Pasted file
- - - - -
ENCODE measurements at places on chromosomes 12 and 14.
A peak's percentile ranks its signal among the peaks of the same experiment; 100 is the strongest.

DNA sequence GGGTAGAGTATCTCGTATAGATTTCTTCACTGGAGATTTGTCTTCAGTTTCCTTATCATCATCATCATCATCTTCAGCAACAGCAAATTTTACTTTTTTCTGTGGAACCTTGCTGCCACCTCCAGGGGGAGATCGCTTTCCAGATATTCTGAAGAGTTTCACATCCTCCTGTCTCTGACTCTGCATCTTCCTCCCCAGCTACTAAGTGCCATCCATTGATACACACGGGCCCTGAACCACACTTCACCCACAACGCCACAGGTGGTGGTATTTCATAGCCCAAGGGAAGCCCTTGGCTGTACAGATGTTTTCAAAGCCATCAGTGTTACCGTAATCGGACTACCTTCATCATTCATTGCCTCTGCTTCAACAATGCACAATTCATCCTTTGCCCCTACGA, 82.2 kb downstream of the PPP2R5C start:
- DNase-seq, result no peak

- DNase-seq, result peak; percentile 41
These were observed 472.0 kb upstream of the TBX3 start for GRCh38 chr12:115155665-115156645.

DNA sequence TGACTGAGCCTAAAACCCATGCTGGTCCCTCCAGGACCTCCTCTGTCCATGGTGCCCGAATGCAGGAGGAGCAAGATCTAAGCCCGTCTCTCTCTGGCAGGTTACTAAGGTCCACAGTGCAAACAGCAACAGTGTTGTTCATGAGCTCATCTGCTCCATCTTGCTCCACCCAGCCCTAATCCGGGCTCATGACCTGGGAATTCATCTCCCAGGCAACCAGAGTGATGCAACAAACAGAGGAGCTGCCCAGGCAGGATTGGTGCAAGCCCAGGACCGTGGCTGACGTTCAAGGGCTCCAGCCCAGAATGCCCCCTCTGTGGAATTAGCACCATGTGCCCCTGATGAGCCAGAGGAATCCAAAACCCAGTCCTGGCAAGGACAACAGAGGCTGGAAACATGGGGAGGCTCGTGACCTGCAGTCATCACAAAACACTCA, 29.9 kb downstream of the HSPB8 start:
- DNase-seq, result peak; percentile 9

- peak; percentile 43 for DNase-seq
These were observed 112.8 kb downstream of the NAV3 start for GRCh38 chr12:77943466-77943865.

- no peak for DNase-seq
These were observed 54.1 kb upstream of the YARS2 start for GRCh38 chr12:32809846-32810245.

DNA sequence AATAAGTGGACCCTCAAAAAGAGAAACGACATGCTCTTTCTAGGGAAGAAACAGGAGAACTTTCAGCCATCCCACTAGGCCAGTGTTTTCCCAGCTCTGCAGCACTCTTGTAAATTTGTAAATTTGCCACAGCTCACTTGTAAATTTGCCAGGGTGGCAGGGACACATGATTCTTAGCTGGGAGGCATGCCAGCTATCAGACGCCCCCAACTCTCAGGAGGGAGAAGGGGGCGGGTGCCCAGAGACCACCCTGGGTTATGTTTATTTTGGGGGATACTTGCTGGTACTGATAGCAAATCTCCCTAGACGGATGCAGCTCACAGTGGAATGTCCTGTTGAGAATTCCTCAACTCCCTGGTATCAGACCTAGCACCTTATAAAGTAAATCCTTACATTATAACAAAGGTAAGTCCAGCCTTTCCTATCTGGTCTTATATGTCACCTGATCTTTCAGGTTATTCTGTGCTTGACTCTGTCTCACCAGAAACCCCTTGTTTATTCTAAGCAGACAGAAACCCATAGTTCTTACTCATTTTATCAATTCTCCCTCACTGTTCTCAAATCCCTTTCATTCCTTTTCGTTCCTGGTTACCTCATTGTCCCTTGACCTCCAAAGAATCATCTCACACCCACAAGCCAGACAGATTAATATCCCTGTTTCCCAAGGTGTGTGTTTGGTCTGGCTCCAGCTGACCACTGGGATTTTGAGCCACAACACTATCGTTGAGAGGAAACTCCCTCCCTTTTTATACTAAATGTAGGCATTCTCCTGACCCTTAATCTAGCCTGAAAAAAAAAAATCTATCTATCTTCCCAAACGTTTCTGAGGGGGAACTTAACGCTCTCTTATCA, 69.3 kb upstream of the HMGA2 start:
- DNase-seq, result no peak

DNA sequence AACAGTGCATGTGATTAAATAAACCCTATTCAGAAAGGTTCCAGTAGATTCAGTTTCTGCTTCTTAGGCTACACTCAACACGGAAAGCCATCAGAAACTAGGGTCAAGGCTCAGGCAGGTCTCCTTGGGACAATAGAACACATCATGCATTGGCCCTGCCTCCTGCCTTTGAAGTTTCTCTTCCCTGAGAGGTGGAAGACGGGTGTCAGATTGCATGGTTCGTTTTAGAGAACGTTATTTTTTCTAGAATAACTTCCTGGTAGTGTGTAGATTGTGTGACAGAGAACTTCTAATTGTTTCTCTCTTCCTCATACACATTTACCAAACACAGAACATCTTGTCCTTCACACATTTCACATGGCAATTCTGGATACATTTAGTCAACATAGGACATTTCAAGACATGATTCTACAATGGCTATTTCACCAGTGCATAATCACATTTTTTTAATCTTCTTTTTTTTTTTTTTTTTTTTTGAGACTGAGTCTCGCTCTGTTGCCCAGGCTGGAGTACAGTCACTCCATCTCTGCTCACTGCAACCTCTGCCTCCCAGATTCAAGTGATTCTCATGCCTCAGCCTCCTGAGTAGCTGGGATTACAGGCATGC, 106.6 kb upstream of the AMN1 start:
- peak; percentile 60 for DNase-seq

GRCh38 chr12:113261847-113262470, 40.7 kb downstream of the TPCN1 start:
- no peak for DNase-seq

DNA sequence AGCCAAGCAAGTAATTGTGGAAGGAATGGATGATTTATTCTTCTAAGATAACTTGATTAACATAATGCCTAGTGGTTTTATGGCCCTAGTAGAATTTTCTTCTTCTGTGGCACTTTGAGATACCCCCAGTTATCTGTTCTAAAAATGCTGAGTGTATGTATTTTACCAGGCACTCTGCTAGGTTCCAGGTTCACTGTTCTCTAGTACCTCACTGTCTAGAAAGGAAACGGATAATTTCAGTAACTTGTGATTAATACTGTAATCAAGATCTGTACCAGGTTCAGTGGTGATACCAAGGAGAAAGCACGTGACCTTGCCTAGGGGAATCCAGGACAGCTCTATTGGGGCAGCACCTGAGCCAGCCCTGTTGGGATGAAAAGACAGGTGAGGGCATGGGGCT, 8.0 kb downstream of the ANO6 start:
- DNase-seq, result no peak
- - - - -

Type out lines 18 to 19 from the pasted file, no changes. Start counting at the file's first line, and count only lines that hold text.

- no peak for DNase-seq

DNA sequence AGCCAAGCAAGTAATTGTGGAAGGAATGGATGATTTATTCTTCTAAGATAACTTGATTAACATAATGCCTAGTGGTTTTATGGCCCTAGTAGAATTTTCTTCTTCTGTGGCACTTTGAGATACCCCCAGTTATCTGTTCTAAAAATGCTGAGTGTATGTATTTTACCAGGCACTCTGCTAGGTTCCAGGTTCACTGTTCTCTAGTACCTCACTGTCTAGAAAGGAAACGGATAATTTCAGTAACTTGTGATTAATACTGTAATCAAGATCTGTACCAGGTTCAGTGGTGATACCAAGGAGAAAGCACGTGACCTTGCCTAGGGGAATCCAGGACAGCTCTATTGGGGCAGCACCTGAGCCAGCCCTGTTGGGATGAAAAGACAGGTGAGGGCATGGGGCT, 8.0 kb downstream of the ANO6 start: